• surculose •
sêr-kyê-los • Hear it!
Part of Speech: Adjective
Meaning: Having plant suckers, strong shoots growing from the juncture of a leaf and a major stem or between two stems.
Notes: The biological name for "sucker" is surculus or surcle, both now obsolete. Today's word is a derivation of the former word. Back when this word was not obsolete, biologists used the verb surculate "to prune away surcles". This is necessary because surcles sap the main plant, causing it not to grow to its full potential. Down south, where tobacco has to be surculated, the process is simply called suckering.
In Play: The crop with which I am familiar that can be surculose is tobacco: "Al Falfa's tobacco was so surculose, he had to pay more for suckering than his crop was worth." Farm products are not the only thing that may be surculose: "Rose Gardner's peonies were so surculose that the blossoms could not reach their full potential unless the surcles were removed."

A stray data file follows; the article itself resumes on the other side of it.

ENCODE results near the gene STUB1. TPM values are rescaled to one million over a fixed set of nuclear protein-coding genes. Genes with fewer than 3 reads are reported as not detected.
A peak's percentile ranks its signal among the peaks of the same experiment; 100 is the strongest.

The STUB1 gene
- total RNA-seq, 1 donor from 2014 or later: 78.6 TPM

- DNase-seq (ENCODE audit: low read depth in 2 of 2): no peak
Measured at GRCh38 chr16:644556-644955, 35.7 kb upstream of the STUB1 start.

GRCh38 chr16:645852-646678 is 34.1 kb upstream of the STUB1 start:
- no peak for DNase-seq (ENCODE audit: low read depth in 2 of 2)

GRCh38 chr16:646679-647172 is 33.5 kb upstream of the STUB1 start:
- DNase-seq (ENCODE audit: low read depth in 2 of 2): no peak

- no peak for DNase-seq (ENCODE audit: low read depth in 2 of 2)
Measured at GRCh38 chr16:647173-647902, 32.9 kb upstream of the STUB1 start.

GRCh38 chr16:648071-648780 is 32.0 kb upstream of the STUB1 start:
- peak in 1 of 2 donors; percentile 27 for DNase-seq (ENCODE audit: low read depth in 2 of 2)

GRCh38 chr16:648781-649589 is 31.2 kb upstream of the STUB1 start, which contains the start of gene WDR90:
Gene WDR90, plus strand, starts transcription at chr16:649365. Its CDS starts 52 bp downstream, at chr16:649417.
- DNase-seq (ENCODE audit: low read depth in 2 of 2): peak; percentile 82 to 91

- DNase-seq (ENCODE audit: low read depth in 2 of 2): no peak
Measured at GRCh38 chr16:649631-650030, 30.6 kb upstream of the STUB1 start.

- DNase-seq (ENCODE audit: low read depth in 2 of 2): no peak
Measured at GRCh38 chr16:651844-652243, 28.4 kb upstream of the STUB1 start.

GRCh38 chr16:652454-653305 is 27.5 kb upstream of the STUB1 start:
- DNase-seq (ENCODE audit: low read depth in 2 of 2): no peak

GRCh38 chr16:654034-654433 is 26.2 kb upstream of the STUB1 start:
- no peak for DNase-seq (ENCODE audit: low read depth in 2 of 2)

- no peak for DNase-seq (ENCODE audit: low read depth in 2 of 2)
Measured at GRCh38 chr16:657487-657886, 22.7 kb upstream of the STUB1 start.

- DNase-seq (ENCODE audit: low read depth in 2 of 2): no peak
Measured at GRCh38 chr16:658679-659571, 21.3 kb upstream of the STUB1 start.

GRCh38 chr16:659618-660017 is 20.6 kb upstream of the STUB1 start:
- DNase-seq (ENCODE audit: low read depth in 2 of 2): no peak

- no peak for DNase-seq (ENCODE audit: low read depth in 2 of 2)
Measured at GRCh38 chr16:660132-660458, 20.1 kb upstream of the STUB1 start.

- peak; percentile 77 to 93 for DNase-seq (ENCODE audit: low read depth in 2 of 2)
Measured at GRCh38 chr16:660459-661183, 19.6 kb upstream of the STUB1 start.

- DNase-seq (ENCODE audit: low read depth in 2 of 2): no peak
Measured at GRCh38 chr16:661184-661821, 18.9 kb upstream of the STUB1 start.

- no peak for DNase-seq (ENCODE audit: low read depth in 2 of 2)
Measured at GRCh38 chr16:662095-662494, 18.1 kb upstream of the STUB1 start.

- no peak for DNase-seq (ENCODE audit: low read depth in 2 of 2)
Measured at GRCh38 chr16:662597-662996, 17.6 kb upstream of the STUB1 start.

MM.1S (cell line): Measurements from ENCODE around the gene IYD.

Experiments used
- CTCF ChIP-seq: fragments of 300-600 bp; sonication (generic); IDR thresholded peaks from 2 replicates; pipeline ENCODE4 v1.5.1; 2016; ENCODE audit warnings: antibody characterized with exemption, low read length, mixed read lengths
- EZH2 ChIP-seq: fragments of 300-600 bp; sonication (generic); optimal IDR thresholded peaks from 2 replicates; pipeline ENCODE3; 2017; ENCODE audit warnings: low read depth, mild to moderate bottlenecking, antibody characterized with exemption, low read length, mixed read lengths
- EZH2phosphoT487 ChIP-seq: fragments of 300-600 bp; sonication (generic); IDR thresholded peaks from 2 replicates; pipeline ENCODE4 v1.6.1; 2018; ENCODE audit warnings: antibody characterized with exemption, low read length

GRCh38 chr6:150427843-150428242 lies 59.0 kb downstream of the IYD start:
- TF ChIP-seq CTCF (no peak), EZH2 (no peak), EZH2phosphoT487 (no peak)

Word History: Today's Good Word is a minor modification of Latin surculosus "woody, like wood", from surculus, the diminutive of surus "branch, stake". The same Proto-Indo-European word that produced surus turned up in Old English as sweir "pillar", but it didn't survive to Modern English. Middle High German had a word swir that, too, didn't make it to New High German, but is still preserved as Schwirren "pole" in Swiss German. The PIE ancestor also might have developed into Latin sura "calf (of the leg)", but the semantic case presents problems for the etymologist. For some reason the PIE word didn't spread widely among the Indo-European languages and didn't survive those that preserved it. (Thanks again to the arcane mind of the mysterious Grogie, the Lexiterian in the Agora who is either very old or reads very old books, for recommending yet another esoteric Good Word.)
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